Address: 230 West Valerio Street
Only a dozen or so homes in Santa Barbara have been featured in Old House Journal magazine. This is one of them. Walking into the home is like walking back in time. The furniture and décor echo the Craftsman bungalow style that was popular a century ago. This home was built in 1912 for $1,500. The owners, Robert Sponsel and Patricia Chidlaw, joke that some of their renovations cost more than that. They call the home “our museum.”
The home’s exterior colors and plantings blend smoothly with the style. A 1914 paint catalog noted, “The bungalow is distinctively a suburban house … to make it attractive, the colors as well as the architecture must harmonize with nature.” The risers on the front steps are decorated with a vine called creeping fig (Ficus pumila) that also grows on the famous Gamble House in Pasadena.
One of the most eye-catching items in the kitchen is a 1930s GE refrigerator. These appliances were commonly nicknamed “monitor” refrigerators because the round compressor on top resembled the gun turret on the USS Monitor, an ironclad Civil War vessel.
Credit: Betsy J. Green
Good News, Bad News
Imagine picking up the morning paper and reading your own obituary! That’s what happened to E.J. Peterson, the home’s first owner. The obit used his name but described the life and death of another S.B. resident named E.J. Hayward, a well-known photographer.
I suppose that the good news about reading his own obituary notice is that he was able to contact the paper and get a correction printed the next day. The paper called it “an unfortunate mix-up,” and added that “Mr. Peterson … is very much alive and the mix-up in names kept Mr. Peterson denying that he was even ill.”
One of the home’s most interesting owners was Henry Augustus Adrian and his wife, Phila, who owned the home in the early 1920s. Adrian had served as the superintendent of schools and was the mayor of Santa Barbara in 1926 and 1927. In addition to these careers, Adrian often traveled the country as a speaker in Chautauqua assemblies. The Chautauquas were a sort of continuing education for adults that traveled from town to town. The practice began in Chautauqua (chuh-TAW-kwah), New York, in 1874. Generally, the group would set up a tent in a town and present a weeklong series of educational lectures and performances. Adrian was a friend of the botanist Luther Burbank and spoke about his plant research.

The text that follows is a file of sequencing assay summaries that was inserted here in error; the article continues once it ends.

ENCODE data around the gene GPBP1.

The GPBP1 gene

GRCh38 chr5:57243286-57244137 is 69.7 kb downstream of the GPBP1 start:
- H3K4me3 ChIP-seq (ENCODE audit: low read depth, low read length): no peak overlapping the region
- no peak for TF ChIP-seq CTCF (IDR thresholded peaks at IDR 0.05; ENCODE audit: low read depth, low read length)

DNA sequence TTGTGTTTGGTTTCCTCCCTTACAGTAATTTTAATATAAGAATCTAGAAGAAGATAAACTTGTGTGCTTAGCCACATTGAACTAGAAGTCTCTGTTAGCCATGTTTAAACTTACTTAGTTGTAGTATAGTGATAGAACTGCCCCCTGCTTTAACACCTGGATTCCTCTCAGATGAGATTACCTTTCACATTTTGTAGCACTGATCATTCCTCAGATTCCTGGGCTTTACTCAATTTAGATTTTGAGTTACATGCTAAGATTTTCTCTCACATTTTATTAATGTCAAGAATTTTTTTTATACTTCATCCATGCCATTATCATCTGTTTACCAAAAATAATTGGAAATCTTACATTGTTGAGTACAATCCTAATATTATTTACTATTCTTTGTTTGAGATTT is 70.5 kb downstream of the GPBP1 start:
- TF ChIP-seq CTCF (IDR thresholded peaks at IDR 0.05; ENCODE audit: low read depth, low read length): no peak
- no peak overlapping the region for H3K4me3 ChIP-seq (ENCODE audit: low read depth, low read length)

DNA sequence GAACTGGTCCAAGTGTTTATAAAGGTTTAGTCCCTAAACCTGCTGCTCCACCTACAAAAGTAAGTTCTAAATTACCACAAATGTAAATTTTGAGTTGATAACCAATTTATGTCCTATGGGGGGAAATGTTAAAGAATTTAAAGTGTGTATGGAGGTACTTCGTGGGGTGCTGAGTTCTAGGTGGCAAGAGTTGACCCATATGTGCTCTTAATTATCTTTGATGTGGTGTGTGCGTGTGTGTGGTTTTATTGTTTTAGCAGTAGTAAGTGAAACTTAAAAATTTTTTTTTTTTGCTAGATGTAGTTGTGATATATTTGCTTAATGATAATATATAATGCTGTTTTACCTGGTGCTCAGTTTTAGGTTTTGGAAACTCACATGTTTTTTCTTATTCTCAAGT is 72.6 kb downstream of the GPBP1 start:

Another interesting owner was F.H. Kimball and his wife, Charlotte. Kimball was the president of the Veronica Medicinal Springs Water Company. This was a mineral spring located near Veronica Springs and Las Positas roads.
Hard Work and Luck
Here’s another example of good news and bad. When the present owners bought the house in 1980, it had been “modernized” in the 1960s by an owner who painted the woodwork white and ripped out the original cabinets. The good news was that he had taken “before and after” photos, which enabled Robert and Patricia to restore their home to its original appearance.
Apart from stripping paint, they had some lucky finds in their search for period-appropriate fixtures. Patricia happened to be walking the dog one day and found a beautiful claw-foot bathtub that had been discarded. Salvaged items from nearby demolitions also helped keep down the restoration costs.
What advice do they have for homeowners wishing to attempt similar retro decorating? “Bob and I were fortunate that we started looking in the early ’80s before the vogue for restoring Craftsman homes. You could still find inexpensive pieces in thrift stores and at yard sales. I guess my advice would be to study the books and familiarize oneself with the style and then look at resale situations and hope to get lucky. The Stickley furniture company is still in business and making beautiful reproductions of classic designs. While these are not cheap, I imagine they could be considered a good buy because the solid oak will certainly last more than a lifetime.”
Please do not disturb the residents of 230 West Valerio Street.
Betsy J. Green is a Santa Barbara historian and author of Discovering the History of Your House and Your Neighborhood, Santa Monica Press, 2002. Her website is betsyjgreen.com.